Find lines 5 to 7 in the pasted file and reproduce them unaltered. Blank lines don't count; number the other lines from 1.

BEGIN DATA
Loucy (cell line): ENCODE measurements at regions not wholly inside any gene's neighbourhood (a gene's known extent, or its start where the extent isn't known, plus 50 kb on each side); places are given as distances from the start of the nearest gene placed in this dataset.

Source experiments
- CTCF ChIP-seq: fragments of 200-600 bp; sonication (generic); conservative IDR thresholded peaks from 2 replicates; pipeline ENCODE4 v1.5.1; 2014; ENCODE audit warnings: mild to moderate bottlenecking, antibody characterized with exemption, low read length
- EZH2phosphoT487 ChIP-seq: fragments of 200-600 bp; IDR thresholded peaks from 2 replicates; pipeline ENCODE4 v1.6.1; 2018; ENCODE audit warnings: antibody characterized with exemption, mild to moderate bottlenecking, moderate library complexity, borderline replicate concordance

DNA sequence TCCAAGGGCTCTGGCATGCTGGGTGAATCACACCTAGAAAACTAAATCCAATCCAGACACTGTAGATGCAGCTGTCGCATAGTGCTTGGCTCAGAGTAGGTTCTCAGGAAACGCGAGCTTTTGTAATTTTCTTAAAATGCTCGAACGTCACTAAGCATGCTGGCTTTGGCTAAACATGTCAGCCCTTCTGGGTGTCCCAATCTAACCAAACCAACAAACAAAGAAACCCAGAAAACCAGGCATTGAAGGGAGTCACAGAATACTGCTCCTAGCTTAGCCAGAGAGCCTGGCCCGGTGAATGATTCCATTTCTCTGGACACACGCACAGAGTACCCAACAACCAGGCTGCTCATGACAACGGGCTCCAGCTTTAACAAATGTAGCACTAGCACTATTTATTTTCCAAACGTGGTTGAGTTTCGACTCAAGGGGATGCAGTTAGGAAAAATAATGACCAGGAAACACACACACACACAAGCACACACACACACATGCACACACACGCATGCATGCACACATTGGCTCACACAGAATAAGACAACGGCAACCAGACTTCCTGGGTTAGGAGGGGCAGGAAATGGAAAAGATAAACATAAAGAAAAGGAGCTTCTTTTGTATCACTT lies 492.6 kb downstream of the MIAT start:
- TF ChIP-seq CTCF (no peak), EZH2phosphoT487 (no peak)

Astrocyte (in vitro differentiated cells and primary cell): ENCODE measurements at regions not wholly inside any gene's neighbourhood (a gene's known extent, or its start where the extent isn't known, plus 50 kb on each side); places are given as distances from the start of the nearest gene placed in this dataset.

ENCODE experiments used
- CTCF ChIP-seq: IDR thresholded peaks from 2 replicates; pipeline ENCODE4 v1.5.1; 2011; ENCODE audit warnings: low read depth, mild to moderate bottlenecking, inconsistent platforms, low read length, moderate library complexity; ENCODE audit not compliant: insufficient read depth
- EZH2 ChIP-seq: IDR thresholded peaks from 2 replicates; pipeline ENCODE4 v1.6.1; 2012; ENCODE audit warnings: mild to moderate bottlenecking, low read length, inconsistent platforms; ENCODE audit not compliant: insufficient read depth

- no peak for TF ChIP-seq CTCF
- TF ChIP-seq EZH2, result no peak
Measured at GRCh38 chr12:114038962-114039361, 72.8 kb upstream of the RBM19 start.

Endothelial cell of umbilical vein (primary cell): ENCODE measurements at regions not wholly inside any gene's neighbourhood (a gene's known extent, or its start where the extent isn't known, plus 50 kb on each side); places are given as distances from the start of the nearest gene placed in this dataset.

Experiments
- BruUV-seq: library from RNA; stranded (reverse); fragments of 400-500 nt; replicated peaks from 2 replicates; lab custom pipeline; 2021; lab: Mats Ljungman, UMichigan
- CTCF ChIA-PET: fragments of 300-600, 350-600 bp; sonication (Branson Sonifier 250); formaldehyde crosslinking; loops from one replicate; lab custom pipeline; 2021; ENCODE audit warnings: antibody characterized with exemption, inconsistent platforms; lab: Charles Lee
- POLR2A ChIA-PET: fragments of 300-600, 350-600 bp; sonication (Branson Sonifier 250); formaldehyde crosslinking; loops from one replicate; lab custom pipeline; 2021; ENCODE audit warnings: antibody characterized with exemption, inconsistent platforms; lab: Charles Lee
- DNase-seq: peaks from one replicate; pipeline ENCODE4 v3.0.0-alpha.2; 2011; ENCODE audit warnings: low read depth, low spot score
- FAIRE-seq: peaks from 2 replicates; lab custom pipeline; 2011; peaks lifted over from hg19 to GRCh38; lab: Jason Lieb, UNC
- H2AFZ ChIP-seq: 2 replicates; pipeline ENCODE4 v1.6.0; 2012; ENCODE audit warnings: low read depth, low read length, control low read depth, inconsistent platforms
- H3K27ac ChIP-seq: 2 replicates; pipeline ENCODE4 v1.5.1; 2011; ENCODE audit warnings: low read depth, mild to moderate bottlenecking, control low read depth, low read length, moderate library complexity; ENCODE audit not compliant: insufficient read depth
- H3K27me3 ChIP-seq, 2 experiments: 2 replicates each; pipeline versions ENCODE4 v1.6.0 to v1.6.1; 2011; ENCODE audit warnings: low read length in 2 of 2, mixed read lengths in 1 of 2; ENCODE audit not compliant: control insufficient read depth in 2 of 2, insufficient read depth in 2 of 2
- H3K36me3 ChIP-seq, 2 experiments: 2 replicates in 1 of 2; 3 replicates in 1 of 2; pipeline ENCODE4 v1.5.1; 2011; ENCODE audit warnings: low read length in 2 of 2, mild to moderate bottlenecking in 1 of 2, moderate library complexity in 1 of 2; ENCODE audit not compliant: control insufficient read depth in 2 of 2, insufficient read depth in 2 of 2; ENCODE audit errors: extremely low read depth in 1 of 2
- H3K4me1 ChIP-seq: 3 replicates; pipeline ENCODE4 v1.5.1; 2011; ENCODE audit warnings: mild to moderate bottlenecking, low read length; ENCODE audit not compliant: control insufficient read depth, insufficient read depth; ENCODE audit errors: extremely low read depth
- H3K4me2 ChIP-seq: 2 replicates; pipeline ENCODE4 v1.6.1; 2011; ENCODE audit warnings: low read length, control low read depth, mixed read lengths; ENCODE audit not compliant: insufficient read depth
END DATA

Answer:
DNA sequence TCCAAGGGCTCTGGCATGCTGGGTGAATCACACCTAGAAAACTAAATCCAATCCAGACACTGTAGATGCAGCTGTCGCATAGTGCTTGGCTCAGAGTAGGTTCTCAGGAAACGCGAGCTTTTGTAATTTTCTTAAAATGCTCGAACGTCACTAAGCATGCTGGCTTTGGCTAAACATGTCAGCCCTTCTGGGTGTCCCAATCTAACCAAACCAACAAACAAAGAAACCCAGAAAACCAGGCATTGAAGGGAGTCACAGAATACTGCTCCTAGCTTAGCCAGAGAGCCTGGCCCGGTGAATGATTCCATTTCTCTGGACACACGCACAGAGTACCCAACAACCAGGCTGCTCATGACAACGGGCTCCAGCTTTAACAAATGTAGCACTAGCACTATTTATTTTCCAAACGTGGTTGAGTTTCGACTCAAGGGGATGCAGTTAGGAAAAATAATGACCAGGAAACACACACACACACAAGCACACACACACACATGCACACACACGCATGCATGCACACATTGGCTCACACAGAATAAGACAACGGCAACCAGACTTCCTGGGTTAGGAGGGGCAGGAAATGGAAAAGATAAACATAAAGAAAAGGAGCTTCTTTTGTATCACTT lies 492.6 kb downstream of the MIAT start:
- TF ChIP-seq CTCF (no peak), EZH2phosphoT487 (no peak)

Astrocyte (in vitro differentiated cells and primary cell): ENCODE measurements at regions not wholly inside any gene's neighbourhood (a gene's known extent, or its start where the extent isn't known, plus 50 kb on each side); places are given as distances from the start of the nearest gene placed in this dataset.